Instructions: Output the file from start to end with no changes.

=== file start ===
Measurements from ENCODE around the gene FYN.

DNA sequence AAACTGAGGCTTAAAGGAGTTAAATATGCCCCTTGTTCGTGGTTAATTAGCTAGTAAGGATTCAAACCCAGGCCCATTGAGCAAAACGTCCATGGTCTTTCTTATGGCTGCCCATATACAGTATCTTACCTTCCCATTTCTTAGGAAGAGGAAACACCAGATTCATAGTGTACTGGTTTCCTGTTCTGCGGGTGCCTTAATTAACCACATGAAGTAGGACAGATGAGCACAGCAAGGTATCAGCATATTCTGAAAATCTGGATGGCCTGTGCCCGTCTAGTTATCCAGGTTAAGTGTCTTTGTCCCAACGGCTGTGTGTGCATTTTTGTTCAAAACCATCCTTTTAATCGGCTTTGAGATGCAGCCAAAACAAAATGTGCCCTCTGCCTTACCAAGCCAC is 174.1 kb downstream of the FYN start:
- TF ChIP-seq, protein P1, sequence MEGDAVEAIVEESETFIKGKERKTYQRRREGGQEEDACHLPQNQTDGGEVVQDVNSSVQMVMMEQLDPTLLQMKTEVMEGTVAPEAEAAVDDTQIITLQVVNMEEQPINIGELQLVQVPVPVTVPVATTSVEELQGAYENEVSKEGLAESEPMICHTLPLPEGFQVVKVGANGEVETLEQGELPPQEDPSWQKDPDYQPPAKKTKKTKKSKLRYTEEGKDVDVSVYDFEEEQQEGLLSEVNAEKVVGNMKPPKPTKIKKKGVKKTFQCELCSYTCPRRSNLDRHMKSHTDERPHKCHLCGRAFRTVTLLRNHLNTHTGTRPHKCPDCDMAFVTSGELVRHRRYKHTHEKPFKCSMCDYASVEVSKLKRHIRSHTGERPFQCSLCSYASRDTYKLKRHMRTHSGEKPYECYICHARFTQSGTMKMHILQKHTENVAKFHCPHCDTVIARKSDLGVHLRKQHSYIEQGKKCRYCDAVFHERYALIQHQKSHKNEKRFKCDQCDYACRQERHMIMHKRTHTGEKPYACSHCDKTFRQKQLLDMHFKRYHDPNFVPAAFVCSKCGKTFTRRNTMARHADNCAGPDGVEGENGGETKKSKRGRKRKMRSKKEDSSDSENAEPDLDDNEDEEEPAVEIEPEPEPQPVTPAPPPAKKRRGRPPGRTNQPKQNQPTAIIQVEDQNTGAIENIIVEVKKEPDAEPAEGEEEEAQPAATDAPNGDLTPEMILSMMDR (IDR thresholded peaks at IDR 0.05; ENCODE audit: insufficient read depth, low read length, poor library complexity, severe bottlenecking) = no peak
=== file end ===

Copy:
Measurements from ENCODE around the gene FYN.

DNA sequence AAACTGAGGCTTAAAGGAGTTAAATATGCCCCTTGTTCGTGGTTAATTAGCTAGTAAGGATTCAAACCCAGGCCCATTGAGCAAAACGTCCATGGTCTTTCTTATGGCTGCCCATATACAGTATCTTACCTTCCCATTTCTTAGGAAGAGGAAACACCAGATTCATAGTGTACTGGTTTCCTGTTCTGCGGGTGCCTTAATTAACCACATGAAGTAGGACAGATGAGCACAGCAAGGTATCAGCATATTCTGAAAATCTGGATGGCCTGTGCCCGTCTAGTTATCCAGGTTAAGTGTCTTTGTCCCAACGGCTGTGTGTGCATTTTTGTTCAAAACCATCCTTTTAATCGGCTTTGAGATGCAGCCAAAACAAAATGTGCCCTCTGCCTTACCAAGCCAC is 174.1 kb downstream of the FYN start:
- TF ChIP-seq, protein P1, sequence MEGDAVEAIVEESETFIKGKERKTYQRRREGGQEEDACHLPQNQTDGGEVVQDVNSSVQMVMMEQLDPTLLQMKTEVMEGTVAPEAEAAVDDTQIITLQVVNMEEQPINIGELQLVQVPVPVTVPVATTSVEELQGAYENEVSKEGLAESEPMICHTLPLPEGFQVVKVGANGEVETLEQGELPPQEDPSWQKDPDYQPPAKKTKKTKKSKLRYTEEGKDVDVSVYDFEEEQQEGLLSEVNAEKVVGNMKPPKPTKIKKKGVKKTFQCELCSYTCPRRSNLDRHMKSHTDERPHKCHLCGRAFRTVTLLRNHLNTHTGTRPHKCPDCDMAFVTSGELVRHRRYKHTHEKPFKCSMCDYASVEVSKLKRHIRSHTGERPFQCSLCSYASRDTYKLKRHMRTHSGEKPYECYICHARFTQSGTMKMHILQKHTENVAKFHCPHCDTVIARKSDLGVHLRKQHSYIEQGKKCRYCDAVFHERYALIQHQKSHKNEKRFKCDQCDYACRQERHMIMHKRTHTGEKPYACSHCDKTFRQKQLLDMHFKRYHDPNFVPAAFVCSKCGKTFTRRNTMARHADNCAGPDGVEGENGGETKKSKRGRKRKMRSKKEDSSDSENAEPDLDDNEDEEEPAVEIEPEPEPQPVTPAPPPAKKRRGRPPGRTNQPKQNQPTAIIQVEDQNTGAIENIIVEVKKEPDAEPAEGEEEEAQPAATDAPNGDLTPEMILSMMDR (IDR thresholded peaks at IDR 0.05; ENCODE audit: insufficient read depth, low read length, poor library complexity, severe bottlenecking) = no peak